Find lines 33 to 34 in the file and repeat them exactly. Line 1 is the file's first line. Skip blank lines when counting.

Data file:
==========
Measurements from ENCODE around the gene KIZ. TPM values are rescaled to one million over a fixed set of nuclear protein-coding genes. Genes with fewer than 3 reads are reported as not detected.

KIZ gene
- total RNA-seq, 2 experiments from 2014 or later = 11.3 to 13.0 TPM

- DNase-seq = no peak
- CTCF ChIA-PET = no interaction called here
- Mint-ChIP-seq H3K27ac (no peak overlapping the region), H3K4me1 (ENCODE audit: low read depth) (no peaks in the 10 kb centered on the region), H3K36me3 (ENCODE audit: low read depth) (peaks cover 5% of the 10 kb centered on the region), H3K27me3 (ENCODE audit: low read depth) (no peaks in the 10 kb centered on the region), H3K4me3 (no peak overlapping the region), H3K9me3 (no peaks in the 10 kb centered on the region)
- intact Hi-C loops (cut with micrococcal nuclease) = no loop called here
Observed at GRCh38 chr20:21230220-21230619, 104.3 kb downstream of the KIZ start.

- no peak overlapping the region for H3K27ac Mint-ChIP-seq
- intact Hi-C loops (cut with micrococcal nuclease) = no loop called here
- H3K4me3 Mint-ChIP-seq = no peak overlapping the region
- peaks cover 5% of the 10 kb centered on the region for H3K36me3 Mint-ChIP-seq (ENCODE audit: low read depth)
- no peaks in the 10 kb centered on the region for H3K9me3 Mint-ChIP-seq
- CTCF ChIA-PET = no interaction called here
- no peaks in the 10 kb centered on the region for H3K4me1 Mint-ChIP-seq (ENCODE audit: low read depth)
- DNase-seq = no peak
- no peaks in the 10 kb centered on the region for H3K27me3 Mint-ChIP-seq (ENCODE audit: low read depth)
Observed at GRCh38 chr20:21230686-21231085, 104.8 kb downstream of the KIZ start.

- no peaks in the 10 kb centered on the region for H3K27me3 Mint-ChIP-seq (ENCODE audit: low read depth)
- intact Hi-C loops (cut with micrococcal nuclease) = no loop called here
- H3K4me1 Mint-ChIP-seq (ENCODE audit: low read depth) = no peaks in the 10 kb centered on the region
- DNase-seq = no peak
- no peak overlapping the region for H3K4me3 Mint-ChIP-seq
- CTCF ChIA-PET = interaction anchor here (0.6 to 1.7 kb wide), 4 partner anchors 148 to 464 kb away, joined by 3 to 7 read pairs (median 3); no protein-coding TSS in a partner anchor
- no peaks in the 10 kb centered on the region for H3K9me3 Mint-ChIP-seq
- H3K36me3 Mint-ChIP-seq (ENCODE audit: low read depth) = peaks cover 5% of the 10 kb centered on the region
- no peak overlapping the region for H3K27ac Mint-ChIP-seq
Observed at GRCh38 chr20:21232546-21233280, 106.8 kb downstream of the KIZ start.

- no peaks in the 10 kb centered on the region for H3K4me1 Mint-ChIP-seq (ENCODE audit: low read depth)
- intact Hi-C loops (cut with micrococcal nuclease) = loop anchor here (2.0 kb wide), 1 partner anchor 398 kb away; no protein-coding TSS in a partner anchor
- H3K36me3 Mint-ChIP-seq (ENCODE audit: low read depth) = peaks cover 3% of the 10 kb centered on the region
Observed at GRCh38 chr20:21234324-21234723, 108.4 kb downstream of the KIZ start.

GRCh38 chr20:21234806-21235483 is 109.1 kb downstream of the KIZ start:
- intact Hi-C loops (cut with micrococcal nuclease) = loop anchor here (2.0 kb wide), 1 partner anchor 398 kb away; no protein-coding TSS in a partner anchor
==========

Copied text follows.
GRCh38 chr20:21234806-21235483 is 109.1 kb downstream of the KIZ start:
- intact Hi-C loops (cut with micrococcal nuclease) = loop anchor here (2.0 kb wide), 1 partner anchor 398 kb away; no protein-coding TSS in a partner anchor